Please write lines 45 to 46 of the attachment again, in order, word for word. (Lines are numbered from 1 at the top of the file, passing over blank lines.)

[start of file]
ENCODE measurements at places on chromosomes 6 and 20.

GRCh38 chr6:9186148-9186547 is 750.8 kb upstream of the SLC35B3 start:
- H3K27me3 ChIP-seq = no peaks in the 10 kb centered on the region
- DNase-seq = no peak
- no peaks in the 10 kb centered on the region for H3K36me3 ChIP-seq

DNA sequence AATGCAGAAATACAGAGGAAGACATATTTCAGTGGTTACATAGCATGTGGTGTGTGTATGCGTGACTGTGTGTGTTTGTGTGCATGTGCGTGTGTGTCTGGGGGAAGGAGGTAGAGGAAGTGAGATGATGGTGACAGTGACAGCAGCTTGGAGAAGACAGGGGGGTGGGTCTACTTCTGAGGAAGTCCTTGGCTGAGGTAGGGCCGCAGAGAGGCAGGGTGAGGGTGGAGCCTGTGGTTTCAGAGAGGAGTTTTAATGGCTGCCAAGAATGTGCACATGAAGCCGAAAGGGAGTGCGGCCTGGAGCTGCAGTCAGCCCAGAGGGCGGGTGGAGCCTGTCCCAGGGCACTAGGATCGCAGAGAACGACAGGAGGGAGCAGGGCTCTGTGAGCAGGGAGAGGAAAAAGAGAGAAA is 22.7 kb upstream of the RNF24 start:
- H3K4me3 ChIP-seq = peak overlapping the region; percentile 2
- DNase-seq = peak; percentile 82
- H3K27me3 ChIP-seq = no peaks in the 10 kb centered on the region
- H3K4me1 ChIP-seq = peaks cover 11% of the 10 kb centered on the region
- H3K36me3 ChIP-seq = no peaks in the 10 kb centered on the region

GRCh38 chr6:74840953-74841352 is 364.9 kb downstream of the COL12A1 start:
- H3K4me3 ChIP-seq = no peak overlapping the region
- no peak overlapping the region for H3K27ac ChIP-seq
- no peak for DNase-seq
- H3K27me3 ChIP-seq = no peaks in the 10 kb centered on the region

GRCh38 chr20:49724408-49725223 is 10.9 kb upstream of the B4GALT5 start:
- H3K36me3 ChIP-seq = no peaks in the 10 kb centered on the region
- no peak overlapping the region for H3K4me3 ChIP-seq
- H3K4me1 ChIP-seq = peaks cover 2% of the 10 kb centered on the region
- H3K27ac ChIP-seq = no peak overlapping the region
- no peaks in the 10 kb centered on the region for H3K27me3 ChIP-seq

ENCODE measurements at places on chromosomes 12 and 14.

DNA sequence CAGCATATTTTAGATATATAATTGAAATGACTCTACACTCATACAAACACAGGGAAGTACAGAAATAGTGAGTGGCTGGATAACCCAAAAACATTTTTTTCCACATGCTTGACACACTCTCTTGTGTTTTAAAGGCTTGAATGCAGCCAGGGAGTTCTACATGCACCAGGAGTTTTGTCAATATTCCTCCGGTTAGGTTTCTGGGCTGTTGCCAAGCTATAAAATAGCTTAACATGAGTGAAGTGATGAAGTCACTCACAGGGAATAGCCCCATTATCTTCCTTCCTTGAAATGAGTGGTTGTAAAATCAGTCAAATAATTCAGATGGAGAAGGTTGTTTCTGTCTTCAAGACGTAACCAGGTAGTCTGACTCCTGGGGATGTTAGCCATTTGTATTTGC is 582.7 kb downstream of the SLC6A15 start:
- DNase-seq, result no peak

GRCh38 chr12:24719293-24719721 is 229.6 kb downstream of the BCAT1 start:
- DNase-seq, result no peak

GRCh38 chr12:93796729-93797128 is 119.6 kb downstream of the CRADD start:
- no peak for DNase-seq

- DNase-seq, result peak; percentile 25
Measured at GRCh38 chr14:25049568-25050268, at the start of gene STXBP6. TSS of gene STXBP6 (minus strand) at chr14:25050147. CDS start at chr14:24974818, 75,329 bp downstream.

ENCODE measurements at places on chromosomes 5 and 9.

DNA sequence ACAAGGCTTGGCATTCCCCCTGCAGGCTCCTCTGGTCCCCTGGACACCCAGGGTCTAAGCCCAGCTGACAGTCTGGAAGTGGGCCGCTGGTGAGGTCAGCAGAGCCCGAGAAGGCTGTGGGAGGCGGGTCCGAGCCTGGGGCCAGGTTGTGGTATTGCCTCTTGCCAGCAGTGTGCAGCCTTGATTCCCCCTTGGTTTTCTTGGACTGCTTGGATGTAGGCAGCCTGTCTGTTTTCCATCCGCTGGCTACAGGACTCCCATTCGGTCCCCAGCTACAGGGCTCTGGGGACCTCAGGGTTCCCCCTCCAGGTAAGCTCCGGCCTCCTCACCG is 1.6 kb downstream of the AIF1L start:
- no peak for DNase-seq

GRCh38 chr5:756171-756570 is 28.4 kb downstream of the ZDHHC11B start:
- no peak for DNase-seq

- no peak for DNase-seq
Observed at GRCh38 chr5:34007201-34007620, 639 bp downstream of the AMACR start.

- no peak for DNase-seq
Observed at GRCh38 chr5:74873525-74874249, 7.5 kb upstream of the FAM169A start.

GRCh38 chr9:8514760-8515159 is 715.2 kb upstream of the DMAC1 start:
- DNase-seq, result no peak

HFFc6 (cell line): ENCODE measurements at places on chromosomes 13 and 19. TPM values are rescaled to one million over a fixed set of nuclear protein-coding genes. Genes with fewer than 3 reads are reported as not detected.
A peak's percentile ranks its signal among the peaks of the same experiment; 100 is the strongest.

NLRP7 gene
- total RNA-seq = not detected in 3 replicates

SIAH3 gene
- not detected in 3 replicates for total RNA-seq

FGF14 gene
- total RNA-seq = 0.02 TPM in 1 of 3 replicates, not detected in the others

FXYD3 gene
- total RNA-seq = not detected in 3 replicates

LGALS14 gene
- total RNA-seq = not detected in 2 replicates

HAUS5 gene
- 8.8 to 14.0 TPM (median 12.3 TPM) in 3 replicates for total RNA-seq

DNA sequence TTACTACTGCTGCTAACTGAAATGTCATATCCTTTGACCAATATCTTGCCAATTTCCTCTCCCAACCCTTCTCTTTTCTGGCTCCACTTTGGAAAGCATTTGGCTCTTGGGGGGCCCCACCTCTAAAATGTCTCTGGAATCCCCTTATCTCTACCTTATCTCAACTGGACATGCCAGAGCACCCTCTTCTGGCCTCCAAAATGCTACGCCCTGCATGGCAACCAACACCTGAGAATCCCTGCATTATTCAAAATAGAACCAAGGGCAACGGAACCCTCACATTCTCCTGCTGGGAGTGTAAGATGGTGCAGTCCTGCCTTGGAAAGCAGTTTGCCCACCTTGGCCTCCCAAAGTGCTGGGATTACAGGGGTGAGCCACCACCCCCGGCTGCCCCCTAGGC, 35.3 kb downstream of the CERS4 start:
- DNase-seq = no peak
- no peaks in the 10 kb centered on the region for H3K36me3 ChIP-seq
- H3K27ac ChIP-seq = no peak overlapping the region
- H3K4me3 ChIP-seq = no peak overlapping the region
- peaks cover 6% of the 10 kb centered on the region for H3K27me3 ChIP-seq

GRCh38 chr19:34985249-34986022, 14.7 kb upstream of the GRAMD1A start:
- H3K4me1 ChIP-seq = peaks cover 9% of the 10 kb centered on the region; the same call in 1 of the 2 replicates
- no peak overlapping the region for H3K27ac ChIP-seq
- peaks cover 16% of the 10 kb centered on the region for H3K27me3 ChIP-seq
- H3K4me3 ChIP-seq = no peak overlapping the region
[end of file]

NLRP7 gene
- total RNA-seq = not detected in 3 replicates